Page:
On first glance, it might be hard to take Toronto-based electro-pop musician Diamond Rings seriously. Festooned with glittering rainbow-hued eye shadow a la Ziggy Stardust-era Bowie and outfitted in un-ironic post new wave ensembles, the first impression of this multi-instrumentalist’s overall aesthetic could easily feel like a premature electro-clash throwback.
That is until you hear the music.
Underneath the barrage of flash and pomp—and impossibly tight trousers— lies an astute and earnest songwriter who channels distinctly modern iterations of New Romantic electro-tinged balladry one moment then beat-laden introspective dirges that rival that of Brian Ferry’s world-weary decadence the next. With a point of view that’s both familiar and innovative, John O’Regan, the brainchild behind Diamond Rings, cleverly taps into a sonic realm that connects to the collective cultural unconscious while also playing into our own unique nostalgic sensibilities. The resulting sound is destined for playlists a’ plenty, thanks to catchy beats and double-take lyrics that you keep wanting to revisit.
On his infectious debut album Special Affections, John O’Regan’s throaty baritone vocals help to elevate a genre that can sometimes be too precious or too fey. Like a pleasing collision of thundering beats, slinky synth tones, and a touch of moody darkness, Special Affections takes the listener on an emotional journey that ebbs and flows like the musings of a mattress-stowed journal. With famous fans like pioneering riot grrl Kathleen Hanna, and an underground following that’s quickly growing, it’s only a matter of time before this glimmering up-and-comer garners mainstream fame.
Burlesque dancers getting down to the jazzy sound.
While getting my daily fix of the Today show the other day I watched a pretty silly segment entitled “Who’s Really Having Sex,” the purpose of which was to blast many misconceptions about sex and who’s actually doing the deed. While most couples have pretty regular hook up sessions, I am always very curious to see how things break down in everyone’s unique relationships and what factors thwart the libido and which ones make us h-o-t.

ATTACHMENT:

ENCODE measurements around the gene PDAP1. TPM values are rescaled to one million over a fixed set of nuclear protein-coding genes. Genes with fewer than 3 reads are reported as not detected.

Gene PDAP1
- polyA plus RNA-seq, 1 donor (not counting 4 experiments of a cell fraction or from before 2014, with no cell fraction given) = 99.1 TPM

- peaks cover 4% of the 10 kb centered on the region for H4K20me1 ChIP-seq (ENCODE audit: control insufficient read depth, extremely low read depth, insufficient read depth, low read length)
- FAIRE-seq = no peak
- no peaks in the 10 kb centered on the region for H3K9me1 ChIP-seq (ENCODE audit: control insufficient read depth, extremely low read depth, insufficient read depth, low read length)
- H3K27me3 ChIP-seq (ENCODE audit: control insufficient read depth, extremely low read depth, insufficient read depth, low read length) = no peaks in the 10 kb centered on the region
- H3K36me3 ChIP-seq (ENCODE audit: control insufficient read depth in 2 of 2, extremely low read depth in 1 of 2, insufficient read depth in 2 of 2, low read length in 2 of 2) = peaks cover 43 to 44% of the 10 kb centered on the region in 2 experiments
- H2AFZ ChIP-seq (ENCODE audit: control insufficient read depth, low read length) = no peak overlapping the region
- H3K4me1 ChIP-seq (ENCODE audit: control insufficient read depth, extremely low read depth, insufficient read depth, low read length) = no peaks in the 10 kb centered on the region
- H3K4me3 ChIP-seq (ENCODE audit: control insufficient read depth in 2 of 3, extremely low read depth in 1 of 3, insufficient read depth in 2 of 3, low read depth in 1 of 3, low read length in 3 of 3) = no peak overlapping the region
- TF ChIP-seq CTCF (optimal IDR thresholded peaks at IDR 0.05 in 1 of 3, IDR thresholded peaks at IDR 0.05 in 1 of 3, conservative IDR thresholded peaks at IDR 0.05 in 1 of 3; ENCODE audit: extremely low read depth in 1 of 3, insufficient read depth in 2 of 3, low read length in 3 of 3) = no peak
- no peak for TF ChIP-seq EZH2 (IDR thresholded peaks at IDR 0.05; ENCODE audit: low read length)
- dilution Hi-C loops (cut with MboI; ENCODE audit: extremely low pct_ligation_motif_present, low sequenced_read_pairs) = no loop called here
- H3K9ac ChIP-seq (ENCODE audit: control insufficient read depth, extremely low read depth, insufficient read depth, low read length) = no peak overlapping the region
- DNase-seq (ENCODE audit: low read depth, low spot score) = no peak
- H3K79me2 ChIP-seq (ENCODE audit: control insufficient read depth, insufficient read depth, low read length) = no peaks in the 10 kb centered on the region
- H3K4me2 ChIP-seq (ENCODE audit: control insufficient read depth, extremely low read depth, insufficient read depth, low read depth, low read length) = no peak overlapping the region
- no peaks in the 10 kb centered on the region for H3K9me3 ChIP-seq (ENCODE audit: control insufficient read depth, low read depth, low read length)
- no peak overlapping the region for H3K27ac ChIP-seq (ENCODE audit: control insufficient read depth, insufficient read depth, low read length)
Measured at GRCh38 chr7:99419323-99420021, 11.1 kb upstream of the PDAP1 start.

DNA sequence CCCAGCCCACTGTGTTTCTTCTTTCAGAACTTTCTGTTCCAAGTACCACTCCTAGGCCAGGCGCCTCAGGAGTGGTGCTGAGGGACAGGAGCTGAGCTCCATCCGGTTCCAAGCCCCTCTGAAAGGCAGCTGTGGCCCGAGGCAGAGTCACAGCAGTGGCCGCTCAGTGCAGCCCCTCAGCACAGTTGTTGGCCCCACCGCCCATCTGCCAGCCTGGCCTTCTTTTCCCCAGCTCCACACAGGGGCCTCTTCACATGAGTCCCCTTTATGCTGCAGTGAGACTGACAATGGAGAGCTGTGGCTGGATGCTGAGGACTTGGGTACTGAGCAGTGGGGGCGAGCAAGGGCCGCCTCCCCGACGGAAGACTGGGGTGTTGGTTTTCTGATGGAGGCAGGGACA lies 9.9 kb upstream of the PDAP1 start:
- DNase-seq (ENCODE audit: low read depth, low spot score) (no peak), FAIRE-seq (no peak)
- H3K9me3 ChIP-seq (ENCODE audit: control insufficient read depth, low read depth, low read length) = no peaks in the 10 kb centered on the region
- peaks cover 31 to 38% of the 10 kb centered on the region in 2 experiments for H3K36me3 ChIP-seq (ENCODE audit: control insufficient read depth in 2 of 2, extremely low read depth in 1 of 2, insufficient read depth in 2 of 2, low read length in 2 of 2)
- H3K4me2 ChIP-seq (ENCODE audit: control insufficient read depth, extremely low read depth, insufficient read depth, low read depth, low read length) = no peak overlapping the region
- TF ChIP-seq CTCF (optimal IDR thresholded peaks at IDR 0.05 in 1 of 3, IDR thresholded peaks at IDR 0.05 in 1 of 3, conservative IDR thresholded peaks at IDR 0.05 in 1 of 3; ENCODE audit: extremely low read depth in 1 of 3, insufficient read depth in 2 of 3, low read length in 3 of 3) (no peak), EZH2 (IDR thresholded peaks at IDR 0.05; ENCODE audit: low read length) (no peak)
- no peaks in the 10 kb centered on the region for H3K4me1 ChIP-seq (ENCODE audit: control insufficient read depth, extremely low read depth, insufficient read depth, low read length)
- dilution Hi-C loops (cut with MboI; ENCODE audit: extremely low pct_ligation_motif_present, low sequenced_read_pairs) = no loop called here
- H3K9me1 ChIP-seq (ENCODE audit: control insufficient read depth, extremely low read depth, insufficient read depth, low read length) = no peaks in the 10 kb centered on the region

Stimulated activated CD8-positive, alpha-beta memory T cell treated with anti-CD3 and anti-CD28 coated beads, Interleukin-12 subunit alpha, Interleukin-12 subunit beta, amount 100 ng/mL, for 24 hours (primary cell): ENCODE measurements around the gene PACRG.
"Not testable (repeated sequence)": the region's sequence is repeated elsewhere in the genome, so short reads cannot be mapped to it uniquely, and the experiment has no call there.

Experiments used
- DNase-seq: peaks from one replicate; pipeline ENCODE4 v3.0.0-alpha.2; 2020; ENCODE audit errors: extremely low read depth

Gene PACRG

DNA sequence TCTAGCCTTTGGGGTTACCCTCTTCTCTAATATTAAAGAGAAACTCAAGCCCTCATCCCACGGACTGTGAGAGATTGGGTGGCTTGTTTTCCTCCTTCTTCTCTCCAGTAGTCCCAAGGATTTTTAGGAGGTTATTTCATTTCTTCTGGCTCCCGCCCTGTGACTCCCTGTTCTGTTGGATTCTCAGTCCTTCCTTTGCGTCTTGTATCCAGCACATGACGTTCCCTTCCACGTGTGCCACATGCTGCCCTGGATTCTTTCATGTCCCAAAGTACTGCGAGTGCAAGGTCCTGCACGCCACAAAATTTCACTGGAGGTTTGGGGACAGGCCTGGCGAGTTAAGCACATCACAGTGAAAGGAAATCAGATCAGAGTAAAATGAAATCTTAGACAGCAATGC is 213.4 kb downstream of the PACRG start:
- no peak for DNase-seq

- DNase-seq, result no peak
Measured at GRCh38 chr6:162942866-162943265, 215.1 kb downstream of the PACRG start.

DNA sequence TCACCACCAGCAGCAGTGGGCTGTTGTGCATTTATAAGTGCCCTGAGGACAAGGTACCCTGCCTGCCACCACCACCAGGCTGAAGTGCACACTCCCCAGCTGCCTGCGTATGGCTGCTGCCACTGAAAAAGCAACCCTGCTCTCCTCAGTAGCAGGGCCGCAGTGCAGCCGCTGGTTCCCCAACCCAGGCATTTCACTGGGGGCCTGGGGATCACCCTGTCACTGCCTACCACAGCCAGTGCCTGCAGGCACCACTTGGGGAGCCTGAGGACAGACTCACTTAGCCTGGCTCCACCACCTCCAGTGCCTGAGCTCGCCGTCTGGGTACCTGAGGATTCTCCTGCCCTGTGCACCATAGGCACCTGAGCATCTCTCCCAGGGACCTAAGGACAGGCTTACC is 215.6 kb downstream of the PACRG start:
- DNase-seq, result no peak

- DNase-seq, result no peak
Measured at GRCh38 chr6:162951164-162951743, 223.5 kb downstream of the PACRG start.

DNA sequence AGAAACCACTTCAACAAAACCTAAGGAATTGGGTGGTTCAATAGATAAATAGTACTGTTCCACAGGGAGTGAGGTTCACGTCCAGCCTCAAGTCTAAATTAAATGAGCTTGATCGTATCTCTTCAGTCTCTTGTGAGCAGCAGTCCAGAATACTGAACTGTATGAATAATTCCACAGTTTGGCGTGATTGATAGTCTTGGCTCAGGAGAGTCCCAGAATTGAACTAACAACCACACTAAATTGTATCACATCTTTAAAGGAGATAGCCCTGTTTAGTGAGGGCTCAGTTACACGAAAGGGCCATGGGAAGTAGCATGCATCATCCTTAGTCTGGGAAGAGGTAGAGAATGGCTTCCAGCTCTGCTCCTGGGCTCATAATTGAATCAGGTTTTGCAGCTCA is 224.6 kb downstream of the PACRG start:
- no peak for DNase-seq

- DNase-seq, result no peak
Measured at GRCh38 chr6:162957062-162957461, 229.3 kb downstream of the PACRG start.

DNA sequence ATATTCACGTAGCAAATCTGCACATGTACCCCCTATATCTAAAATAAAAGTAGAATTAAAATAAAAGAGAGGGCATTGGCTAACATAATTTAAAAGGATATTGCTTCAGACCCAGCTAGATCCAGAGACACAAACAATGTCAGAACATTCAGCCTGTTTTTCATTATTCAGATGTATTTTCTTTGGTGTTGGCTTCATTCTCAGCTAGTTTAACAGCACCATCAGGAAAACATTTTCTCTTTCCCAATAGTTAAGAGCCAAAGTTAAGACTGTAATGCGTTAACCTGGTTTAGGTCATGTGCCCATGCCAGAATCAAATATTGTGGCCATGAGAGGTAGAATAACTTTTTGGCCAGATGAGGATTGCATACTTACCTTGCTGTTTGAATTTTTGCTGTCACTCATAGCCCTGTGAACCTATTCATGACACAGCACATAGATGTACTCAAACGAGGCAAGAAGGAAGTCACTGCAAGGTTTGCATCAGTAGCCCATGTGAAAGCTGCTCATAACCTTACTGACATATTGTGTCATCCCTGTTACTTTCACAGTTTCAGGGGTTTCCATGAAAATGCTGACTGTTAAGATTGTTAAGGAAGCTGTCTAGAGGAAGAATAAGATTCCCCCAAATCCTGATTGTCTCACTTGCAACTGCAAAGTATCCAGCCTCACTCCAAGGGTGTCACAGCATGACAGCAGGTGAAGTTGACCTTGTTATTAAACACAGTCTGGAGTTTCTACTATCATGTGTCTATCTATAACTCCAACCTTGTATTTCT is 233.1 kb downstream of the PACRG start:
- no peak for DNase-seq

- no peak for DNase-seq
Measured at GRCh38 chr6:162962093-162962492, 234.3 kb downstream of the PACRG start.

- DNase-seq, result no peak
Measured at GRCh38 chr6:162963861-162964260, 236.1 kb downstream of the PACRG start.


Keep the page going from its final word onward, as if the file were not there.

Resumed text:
Unfortunately I don’t recall the segment in its entirety but there was one part that struck me as interesting, if not slightly ridiculous. I guess they took a survey of couples and asked them about their sexual activity, and what gets them off and turns them on. The question of interest was, “Which type of music do the people having the most sex listen to,” and the choices were between rock, rap, country, and jazz. I obviously opted for rock, as did my boyfriend. I waited for the answer and the gratifying glow of successfully guessing the right one—I mean we’re rock n’ rollers who like to fuck so how could it NOT be rock, right? Well, boy we’re we wrong. To our (and I bet most of America’s) surprise people who listen to JAZZ are the ones that are really getting down. That’s right: Jazz.
Although jazz music can be fun and sexy it’s kind of the last genre that I would associate getting down and dirty with. On the flipside, do we all remember that episode of Sex and the City where Carrie has a short-lived affair with a jazzbo with a terrible case of OCD? While it was a gratuitous and exaggerated portrayal it sure made improvisational music seem that much more scintillating. For me, sexuality and rock n’ roll are so closely intertwined. I have some great, steamy memories of heavy-petting sessions that were fueled by the visceral proto-punk of the Stooges, or long, drawn-out lovemaking that you wished would never end thanks to the cerebral noise of Brian Eno. Even hip-hop, with a pulsating beat, gritty lyrical content, and heavy bass-laden jams, would be a pretty perfect soundtrack for some kinky play—as long as there’s no mention of “bitches” or “hoes” of course.
Funnily enough, the name “jazz” was believed to originally derive from early 1900s popular slang for sex. Perhaps there’s something to this? I do have to say that some John Coltrane is very otherworldly and transcendent, and Miles Davis can be sentimental, tender, and also exciting and exhilarating. Maybe this means we should all give jazz another shot? Just a thought.
Make out music genius: Memory Tapes' Dayve Hawk
While Venus in Heels might be a relationship-centric blog, I think that there is a total intersect between music and love. I mean, c’mon! Most of the tunes that dominate the airwaves —or your headphones—are sonic tales of love, lust, loneliness, and desire. That said, I figured I’d use this opportunity to turn you on to one of my current favorite artists: Memory Tapes.
This dreamy project is the brainchild of reclusive New Jersey-based multi-instrumentalist Dayve Hawk, who has a knack for creating nostalgic dreamscapes with languid beats, wistful guitar strums, and layered synth tones that are simultaneously beautiful and achingly melancholy. Since first hearing Hawk’s ethereal tracks late last year I haven’t been able to stop listening. Memory Tapes’ arresting debut Seek Magic consists of eight delicate yet dynamic tracks that bleed seamlessly into the next, making for a different kind of listening experience—one which can easily feel like a transcendent musical haze. rather than a typical headphone sesh. I can’t tell you how many times I’ve idiotically missed my subway stop while being fully immersed in this album.
Memory Tapes is not only a great listen, but it’s even better make out music. There’s something inherently romantic in the drowsy keyboards and heartbeat-like percussion, and the lyrical content on songs like “Bicycle,” which recalls a tender yet naive coupling. If you’re searching for some new music to lock lips to, or just something to rock out to, why not try Memory Tapes on for size.